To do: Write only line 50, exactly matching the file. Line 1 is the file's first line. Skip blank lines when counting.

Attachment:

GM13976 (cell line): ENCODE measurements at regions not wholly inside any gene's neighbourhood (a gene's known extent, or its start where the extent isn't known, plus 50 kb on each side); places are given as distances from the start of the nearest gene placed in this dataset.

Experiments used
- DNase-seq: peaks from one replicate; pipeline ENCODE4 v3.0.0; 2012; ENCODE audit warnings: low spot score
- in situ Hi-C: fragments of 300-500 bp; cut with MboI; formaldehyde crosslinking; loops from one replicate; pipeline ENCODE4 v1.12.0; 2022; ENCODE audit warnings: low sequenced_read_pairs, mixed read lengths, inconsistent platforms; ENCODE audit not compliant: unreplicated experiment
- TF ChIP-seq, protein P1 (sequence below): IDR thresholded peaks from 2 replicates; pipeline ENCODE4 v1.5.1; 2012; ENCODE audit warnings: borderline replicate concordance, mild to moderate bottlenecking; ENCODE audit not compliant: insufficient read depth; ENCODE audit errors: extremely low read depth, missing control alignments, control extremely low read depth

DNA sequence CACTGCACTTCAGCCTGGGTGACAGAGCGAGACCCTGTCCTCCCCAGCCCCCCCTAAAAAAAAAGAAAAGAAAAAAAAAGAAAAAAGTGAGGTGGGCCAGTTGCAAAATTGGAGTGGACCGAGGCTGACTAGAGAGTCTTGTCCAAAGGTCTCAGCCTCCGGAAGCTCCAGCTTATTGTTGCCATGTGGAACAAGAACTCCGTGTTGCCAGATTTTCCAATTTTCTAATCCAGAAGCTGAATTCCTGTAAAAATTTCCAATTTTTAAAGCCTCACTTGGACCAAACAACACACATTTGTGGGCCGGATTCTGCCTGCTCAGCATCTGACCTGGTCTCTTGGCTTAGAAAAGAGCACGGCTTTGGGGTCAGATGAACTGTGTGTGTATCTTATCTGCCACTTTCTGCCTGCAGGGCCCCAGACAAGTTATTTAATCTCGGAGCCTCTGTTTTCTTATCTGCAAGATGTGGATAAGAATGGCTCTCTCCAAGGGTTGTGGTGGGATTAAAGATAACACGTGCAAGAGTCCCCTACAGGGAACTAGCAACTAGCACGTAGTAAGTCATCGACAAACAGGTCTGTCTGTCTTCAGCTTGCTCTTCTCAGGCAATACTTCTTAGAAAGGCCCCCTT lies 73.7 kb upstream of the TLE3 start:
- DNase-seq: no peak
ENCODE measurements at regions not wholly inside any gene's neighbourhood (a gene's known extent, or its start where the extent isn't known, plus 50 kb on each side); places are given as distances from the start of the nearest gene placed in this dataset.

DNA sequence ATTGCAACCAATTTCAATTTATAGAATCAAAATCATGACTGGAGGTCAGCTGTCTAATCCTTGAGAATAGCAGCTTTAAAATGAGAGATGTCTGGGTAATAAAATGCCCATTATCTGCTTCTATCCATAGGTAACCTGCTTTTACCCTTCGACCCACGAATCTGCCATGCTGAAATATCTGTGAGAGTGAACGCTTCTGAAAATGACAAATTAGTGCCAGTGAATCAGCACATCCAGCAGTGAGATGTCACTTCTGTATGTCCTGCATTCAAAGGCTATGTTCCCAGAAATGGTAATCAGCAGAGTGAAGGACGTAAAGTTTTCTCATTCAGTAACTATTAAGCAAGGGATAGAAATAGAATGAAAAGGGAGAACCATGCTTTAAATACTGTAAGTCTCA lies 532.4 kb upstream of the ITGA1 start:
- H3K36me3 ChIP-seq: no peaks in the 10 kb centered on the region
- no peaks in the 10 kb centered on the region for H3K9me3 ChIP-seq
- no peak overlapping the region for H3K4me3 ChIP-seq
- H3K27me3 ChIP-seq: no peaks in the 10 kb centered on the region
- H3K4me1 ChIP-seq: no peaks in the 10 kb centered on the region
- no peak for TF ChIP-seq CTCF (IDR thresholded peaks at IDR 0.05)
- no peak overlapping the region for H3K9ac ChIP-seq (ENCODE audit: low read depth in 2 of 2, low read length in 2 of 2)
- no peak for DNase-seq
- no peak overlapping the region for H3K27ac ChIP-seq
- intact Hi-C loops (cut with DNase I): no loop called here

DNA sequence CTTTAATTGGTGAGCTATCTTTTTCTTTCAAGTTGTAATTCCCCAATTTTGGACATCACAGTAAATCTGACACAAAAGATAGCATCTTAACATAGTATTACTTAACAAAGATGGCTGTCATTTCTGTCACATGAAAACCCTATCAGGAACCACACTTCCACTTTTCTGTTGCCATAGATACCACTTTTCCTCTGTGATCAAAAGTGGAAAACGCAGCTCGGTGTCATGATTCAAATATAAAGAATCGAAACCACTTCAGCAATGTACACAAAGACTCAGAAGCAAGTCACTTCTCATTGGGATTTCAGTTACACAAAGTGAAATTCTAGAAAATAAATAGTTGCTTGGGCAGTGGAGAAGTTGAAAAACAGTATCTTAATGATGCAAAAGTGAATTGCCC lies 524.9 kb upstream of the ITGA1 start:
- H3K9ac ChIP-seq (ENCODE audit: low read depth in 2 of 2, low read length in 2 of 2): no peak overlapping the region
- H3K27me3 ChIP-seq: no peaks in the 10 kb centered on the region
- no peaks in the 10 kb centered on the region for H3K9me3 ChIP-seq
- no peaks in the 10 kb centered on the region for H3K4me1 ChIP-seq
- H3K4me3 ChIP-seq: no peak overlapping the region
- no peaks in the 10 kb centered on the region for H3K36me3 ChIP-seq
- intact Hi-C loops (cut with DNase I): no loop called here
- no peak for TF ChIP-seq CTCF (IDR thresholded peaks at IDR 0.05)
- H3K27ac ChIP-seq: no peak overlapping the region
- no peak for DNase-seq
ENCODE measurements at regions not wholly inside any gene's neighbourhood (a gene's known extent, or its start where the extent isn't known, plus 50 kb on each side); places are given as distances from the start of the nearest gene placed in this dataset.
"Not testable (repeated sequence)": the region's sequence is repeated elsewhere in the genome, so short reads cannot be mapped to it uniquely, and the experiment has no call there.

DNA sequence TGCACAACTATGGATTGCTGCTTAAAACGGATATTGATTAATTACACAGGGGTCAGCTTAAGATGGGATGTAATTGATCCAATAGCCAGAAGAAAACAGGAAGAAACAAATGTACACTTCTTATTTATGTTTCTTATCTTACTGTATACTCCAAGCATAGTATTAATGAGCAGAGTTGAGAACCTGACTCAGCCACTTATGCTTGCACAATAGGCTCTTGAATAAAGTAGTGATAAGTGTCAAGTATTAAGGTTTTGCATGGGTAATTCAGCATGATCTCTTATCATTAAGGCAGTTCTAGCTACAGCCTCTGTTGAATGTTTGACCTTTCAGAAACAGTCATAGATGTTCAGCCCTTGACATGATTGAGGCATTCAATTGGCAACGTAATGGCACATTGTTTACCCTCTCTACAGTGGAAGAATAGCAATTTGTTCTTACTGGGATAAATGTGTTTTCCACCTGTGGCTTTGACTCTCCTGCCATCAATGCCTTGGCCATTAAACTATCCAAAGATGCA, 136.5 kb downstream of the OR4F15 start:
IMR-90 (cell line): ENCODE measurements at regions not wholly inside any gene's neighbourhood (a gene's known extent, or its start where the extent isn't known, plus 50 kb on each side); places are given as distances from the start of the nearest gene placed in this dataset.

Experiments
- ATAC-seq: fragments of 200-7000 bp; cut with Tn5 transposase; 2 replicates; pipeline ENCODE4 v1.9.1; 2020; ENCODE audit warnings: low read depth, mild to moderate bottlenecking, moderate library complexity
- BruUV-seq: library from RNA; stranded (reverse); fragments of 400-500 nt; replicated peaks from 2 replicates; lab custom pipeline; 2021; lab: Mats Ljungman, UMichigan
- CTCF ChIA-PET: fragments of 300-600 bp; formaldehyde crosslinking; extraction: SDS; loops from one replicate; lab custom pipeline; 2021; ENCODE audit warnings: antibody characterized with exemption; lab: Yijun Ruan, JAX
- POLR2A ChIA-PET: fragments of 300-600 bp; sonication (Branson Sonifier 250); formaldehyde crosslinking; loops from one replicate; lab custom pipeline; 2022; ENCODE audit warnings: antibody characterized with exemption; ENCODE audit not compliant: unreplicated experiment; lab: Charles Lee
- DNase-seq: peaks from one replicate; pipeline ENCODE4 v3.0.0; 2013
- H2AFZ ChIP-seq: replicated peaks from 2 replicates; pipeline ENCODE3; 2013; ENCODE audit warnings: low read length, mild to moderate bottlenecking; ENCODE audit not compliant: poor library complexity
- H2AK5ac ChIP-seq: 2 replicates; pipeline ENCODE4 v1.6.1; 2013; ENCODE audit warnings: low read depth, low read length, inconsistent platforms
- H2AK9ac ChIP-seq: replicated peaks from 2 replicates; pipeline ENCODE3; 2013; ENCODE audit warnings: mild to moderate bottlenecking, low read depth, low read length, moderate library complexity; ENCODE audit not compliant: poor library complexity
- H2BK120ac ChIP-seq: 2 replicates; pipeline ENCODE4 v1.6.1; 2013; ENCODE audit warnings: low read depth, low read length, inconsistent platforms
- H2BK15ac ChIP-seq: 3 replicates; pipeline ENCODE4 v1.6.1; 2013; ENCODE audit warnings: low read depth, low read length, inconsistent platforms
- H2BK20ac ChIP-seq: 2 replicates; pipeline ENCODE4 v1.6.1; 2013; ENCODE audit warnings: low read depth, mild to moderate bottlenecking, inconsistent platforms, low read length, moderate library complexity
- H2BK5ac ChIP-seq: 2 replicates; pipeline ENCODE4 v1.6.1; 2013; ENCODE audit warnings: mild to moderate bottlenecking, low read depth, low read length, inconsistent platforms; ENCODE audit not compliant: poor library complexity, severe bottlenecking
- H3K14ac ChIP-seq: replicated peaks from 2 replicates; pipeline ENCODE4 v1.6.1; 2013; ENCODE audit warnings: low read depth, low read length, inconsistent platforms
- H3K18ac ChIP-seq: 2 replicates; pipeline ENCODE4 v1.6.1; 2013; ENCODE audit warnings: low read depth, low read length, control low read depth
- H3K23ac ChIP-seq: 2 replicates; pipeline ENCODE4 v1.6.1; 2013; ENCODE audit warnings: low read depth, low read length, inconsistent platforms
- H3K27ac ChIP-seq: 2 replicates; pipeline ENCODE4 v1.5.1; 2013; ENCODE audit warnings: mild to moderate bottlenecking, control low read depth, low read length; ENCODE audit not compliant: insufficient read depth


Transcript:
- H3K23ac ChIP-seq: 2 replicates; pipeline ENCODE4 v1.6.1; 2013; ENCODE audit warnings: low read depth, low read length, inconsistent platforms